MailChimp’s integrated image editor is extremely powerful. You can resize, crop, and add custom-made text to your images. I miss MailChimp’s email-editing experience (Active Campaign Host Landing Page). It would save me a little time to have that same experience on ActiveCampaign. However the highly-customizable automations I can build on ActiveCampaign more than make up for that prospective time cost savings.

ConvertKit’s email editing experience is very plain, but simple to navigate. Their templates are restricted, which is fine with me, but their email editing experience is a little much easier because you can produce inline images, and you can produce a totally plain e-mail, and even modify the underlying HTML. If you wish to make some fast edits to some emails in an automation, with ActiveCampaign, it’s troublesome.

I’ll click on an e-mail, and it takes me to the editor for that e-mail. Keep in mind that I can’t even Command + Click to open it in another tab. Whether they meant to or not, ActiveCampaign has disabled Command + Click from the automation editor. If I wanted to switch back and forth in between numerous emails, I would intuitively be inclined open the exact same automation in various tabs, then open the respective e-mails from each of those tabs.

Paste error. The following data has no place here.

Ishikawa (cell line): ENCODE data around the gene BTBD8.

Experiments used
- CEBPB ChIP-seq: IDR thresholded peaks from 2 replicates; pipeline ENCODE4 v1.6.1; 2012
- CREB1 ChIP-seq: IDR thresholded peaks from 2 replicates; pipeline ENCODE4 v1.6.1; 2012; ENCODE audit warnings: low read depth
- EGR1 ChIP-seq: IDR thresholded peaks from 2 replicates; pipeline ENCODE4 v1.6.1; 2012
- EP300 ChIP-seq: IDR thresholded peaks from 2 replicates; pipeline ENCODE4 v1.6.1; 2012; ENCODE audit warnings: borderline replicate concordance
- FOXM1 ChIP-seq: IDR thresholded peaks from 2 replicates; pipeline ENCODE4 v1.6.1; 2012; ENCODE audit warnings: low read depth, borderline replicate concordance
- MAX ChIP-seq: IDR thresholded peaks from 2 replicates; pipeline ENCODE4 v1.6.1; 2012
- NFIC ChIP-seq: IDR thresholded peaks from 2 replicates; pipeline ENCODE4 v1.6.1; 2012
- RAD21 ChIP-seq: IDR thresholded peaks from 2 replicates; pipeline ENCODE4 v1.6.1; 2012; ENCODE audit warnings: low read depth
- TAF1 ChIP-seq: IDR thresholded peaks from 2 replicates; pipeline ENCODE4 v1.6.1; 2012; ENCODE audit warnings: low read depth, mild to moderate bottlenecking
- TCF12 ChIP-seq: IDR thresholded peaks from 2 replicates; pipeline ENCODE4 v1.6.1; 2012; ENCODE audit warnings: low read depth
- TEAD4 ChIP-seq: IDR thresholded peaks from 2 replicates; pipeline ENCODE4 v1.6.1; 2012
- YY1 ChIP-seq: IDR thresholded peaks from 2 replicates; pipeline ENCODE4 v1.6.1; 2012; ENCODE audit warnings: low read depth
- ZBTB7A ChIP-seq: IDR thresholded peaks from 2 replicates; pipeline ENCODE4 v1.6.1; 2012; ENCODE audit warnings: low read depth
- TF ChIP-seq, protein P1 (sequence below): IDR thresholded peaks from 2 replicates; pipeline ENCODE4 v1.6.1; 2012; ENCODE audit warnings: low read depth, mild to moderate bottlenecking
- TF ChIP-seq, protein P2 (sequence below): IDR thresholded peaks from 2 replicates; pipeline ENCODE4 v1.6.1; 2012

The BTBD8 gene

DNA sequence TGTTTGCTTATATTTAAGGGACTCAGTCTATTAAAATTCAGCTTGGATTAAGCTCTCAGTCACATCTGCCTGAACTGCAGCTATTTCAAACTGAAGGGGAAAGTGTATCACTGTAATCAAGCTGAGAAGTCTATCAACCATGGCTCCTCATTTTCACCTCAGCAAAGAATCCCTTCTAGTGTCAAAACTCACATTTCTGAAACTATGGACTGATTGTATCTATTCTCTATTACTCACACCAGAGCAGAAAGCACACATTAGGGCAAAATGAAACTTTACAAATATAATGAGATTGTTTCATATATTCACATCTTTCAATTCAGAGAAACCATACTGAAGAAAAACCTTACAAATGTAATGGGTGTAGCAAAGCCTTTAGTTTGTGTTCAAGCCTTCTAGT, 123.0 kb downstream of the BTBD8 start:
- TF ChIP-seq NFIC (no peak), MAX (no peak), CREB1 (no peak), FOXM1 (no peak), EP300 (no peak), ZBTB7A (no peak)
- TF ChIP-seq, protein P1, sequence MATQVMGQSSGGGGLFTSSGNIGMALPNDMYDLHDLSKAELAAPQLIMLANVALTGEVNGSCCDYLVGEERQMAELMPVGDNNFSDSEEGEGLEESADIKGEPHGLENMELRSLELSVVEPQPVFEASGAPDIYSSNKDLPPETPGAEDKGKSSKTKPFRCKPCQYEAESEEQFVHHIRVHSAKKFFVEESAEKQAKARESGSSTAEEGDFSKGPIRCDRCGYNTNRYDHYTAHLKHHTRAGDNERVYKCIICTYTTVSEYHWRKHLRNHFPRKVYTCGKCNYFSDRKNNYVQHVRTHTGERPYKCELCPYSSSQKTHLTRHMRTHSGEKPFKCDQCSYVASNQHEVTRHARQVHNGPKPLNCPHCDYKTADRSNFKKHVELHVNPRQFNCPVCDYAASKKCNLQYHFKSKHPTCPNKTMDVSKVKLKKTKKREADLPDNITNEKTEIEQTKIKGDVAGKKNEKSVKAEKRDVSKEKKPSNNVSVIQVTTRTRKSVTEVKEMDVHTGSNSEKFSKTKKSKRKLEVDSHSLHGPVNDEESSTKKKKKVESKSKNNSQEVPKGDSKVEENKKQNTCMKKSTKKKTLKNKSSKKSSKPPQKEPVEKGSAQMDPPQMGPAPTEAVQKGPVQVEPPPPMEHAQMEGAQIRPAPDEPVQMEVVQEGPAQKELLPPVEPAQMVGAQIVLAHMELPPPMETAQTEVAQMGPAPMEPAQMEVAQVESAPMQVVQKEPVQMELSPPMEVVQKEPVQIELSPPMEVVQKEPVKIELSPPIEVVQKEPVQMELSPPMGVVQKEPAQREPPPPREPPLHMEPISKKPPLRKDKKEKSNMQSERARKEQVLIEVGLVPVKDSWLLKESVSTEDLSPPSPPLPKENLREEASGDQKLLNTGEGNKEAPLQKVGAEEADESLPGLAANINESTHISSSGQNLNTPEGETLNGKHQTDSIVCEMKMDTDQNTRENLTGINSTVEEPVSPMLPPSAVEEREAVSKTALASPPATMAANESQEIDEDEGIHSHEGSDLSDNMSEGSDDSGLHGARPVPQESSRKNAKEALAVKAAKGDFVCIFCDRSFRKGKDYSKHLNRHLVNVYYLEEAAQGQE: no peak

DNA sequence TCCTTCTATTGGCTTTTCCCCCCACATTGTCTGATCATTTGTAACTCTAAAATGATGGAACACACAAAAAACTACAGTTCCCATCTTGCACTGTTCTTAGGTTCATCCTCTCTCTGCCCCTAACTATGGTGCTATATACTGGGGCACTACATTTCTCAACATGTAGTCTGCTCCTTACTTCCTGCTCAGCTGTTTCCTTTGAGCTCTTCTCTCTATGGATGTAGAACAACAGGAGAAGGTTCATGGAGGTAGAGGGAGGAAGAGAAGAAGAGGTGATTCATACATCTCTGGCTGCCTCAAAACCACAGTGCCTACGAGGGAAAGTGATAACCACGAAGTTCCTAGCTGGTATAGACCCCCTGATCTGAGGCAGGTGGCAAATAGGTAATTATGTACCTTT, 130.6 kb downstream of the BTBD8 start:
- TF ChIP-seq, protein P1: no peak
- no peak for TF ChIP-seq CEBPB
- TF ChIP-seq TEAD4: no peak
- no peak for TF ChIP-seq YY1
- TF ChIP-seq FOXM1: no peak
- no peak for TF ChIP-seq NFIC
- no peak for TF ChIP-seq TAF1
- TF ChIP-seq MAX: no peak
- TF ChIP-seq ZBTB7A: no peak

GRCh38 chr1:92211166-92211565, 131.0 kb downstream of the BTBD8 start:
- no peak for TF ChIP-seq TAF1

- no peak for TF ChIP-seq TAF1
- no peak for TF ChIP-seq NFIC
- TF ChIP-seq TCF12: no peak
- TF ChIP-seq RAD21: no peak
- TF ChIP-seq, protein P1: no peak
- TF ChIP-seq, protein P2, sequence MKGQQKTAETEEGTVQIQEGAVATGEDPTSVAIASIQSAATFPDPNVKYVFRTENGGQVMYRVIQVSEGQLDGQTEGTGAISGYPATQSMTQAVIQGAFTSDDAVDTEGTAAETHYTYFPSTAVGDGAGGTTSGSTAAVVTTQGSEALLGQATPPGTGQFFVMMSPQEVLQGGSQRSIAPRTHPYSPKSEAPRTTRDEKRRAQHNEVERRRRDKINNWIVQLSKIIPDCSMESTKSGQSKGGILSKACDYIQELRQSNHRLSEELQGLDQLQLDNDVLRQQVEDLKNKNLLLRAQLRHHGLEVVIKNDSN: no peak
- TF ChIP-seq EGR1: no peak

Active Campaign Host Landing Page

In the Automations section, there’s a “Handle Messages” location. From here, you can see all of the messages in each of your automations. You can edit every one, or you can Command + Click to open each in a new tab to more quickly edit your entire series. Active Campaign Host Landing Page. Contrast that with ConvertKit’s Sequences.

Again, it would save me a lot of time to have ConvertKit’s automation email modifying experience on ActiveCampaign – Active Campaign Host Landing Page. But selecting an email marketing platform is like choosing a partner. ActiveCampaign makes up for it with their Message Variables, more robust automations, and advanced segmentation. Mentioning segmentation, another factor I changed from MailChimp to ActiveCampaign was that MailChimp has limited segmentation choices.

You can combine attributes with an AND/OR operator, and you can mix and match those groups of traits with another AND/OR operator. With MailChimp, you can just section by AND/OR, however MailChimp’s Pro plan allows more sophisticated segmenting, for an additional $199 a month. In my search for the best email marketing platform, I saw lots of others, a few of which I have actually already mentioned.

Active Campaign Host Landing Page

ConvertKit. If I weren’t on ActiveCampaign, I would most likely be utilizing ConvertKit. Their automations are a lot easier to construct, though they aren’t as flexible as ActiveCampaign’s, and their divisions alternatives aren’t as sophisticated either. They likewise don’t have objective tracking, or Message Variables. MailChimp. You currently know that I switched from MailChimp to ActiveCampaign.